RUBICODE collected around 250 published studies showing effects of functional traits on various ecosystem services, and the underlying ecosystem processes. Analyses of the data within these studies showed predictable clusters of effect traits and services. Here you can see the analysis discriminated services mediated by plant and soil organisms (top left cluster), from those mediated by aquatic organisms (bottom left) and by other insects (centre right). De Bello et al. (in press) Ecosystems

13 Environmental / management pressure
Trophic Effect Traits Response Functional Ecosystem service TROPHIC LEVEL 1 TROPHIC LEVEL 2 Environmental / management pressure Pressure Pressure Response Traits The provision of services is also often affected by species from different trophic levels. RUBICODE has developed a framework for this purpose, which considers the traits affecting the interactions between trophic levels as well as those providing the service (functional effect traits) and those affecting response to change (pressure response traits). Thus, trophic effect traits are introduced as those that influence the next trophic level up, and trophic response traits determine how that trophic level reacts. For example, the trophic effect traits might be plant defence mechanisms and the trophic response traits might be the traits that allow insects to overcome those defences. Lavorel et al. (in review) Functional Ecology

14 Indicators of ecosystem services
Nutrient cycling: 78% Water retention: 36% Fresh water: 81% RUBICODE has also reviewed over 600 papers on indicators which could be used to monitor the condition of ecosystems (and related biodiversity and ecosystem services). Results show that most biodiversity indicators are based on measures of species and community richness across ecosystems, for example number of taxa or diversity indices, whilst other components are much less studied, particularly genetic, structural and functional indicators. The potential application of traits as indicators of ecosystem services also warrants further investigation. Ecosystem service indicators were mainly restricted to a few ecosystems, particularly nutrient cycling in soils and the provision of fresh water. Very few indicators were found for cultural services, and those that were available tended to relate to education and knowledge systems, and recreation. Feld et al. (2009) Oikos

15 Indicators of ecosystem services
The relative proportion of indicators of provisioning, regulating and supporting services for different ecosystems type was analysed using a Principal Components Analysis. Results showed that most indicators refer to regulating and supporting services across ecosystems. Among the provisioning services, only the provision of fuel wood in forests and the provision of fresh water in lakes and rivers are frequently addressed. The predominant regulating service is water retention which is frequently addressed by studies on forest and grassland/shrubland ecosystems. The majority of soil and wetland indicators refer to the supporting services of nutrient cycling and decomposition.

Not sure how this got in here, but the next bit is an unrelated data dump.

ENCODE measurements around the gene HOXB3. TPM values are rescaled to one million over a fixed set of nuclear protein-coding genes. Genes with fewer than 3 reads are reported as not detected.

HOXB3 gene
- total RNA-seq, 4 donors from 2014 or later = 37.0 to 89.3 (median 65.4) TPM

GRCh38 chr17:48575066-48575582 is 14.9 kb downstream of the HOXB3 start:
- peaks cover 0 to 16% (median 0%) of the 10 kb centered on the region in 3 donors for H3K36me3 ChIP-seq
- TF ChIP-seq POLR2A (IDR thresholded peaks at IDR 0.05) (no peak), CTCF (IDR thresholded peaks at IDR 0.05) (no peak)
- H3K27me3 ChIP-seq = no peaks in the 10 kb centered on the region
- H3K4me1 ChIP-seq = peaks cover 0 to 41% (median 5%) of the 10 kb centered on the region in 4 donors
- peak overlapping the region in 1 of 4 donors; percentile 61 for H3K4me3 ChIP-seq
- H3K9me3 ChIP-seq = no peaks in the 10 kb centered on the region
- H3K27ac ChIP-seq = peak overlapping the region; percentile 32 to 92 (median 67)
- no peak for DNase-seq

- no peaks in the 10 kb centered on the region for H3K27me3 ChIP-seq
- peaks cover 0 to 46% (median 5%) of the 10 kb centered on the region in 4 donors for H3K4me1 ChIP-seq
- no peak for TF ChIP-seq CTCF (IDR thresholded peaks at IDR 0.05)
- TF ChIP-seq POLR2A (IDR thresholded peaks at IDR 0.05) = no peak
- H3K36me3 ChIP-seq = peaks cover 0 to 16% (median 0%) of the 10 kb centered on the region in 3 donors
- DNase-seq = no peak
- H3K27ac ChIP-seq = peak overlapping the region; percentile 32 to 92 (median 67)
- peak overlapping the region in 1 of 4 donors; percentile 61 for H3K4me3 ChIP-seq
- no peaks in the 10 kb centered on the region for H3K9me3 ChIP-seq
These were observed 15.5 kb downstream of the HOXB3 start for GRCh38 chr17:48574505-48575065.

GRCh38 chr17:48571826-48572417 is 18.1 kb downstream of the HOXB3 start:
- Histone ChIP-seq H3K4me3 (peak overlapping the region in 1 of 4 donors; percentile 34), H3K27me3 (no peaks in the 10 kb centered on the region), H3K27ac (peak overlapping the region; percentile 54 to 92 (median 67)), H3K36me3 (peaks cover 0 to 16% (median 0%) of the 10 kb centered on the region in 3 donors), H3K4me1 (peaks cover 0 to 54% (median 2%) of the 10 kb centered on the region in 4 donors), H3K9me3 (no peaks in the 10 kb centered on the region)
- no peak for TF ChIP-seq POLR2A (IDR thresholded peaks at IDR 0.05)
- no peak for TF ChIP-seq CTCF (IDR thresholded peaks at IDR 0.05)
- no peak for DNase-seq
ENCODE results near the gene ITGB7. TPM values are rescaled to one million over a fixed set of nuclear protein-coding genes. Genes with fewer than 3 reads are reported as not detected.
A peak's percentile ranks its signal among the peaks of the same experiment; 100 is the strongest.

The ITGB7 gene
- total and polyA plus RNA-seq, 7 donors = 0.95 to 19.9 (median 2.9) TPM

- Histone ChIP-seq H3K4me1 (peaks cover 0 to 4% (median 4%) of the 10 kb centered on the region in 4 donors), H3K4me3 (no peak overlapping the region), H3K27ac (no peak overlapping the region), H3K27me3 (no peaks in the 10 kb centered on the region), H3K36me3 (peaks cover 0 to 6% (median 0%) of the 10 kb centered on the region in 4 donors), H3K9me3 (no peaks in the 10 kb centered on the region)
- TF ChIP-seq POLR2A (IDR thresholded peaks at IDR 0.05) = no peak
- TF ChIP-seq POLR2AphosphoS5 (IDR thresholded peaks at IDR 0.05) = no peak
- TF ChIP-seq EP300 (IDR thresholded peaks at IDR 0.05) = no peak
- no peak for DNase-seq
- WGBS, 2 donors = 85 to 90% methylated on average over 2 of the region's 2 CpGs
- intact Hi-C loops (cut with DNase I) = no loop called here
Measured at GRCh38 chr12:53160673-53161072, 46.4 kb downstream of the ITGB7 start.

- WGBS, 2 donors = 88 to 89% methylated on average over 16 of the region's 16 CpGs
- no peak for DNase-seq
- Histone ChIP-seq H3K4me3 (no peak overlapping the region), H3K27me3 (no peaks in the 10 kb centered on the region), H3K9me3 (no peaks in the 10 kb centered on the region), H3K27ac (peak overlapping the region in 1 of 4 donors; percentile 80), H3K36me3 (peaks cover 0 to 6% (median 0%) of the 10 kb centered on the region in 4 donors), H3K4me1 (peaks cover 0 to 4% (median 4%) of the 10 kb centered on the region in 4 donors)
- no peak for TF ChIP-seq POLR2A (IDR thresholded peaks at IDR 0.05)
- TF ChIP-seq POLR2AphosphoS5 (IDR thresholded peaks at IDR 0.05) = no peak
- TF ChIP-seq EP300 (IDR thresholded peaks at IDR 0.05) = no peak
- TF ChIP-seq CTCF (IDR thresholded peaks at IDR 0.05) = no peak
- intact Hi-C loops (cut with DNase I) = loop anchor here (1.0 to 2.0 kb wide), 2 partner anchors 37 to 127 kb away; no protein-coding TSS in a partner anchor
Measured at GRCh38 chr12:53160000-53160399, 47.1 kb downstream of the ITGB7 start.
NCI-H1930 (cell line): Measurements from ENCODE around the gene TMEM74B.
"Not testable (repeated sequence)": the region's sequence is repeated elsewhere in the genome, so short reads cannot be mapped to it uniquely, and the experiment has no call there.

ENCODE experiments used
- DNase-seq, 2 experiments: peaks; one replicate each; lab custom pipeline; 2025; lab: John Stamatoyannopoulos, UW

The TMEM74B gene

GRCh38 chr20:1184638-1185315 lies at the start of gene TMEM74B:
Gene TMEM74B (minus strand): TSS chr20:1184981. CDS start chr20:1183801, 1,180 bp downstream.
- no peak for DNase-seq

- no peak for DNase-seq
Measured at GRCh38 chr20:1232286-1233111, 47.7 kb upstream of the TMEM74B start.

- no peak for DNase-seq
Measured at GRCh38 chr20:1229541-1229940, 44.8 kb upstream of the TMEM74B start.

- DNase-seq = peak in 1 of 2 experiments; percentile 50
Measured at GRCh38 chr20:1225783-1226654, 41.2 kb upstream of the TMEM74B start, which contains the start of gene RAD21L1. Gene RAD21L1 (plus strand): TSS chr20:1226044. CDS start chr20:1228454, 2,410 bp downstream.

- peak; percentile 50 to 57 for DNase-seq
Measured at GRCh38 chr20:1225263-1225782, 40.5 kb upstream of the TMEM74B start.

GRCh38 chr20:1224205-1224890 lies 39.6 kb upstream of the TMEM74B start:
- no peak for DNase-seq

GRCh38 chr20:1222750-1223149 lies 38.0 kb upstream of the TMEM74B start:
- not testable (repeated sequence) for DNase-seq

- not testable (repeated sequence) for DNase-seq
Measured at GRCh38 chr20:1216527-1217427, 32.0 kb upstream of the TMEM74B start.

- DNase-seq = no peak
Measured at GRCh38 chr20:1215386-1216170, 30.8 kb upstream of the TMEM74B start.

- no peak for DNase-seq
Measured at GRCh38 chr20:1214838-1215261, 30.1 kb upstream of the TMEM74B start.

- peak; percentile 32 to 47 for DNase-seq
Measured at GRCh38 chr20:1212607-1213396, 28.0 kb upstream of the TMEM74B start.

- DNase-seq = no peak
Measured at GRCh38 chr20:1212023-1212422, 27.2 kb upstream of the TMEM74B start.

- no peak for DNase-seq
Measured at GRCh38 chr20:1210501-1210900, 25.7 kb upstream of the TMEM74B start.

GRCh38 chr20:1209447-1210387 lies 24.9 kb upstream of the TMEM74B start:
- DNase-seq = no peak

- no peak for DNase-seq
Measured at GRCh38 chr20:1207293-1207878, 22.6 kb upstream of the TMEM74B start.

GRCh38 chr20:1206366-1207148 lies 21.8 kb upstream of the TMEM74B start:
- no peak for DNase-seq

16 Framework for integrating ecosystem
services into conservation (part 1) Human aesthetic, cultural and moral values Species/habitat protection Conservation policy and management strategy RUBICODE has undertaken two reviews on European habitat management strategies and the effectiveness of existing conservation policy. We also held a stakeholder workshop in Slovenia in April which discussed strategies for a new dynamic approach for conservation focused on ecosystem service provision. The information from all these sources has been summarised within a draft conceptual framework for integrating ecosystem services into conservation strategies. This slide illustrates the conventional approach to conservation. It is our aesthetic, cultural and moral values that provide the stimulus for conserving nature, which requires policies and appropriate management strategies. This has led to the present situation of Protected Areas in ecological networks for the conservation of species and habitats. Visiting these Protected Areas or seeing photographs of them reinforces our aesthetic appreciation and the value of feeling somehow “close to nature”. Static site-based PAs & networks

17 ES & conservation framework (part 2)
Ecosystem service provision Societal needs Human aesthetic, cultural and moral values Species/habitat protection Conservation policy and management strategy Sectoral policy and management Societal needs from nature are much broader than just aesthetic and cultural values. Supply of provisioning, regulatory and supporting services at levels required by the service beneficiaries, while also protecting biodiversity, requires that sectoral policy and management for ecosystem services be integrated with conservation within entire socio-ecological systems and these systems managed to provide all societal needs sustainably. This is seen in the outer loop. However, there may also be services whose provision will be antagonistic to biodiversity conservation interests or to other services. If left to run in isolation, or unsustainably, this loop may have severe detrimental effects on biodiversity that is not required to provide non-cultural services. Thus it is of utmost importance that both loops of the framework are maintained and equally important, that the loops not be considered in isolation of each other, but must be closely linked in all appropriate places and at all scales of organisation. All this implies an acute awareness of the dynamic nature of ecosystems and our societal interactions with them – change to any part of the system, biological or socio-economic, from within or external, is likely to have profound consequences for the other components and their relationships. This re-emphasises that it would be naïve to continue to consider biodiversity conservation as something on its own; and that entire Socio-Ecological Systems (SES) are the appropriate level for responding to future conservation needs. Ecosystem sustainability and integrity Static site-based PAs & networks Management for sustainable ecosystem services Conservation within socio-ecological systems Haslett et al. (in press) Biodiversity & Conservation

18 Thank you from the RUBICODE team!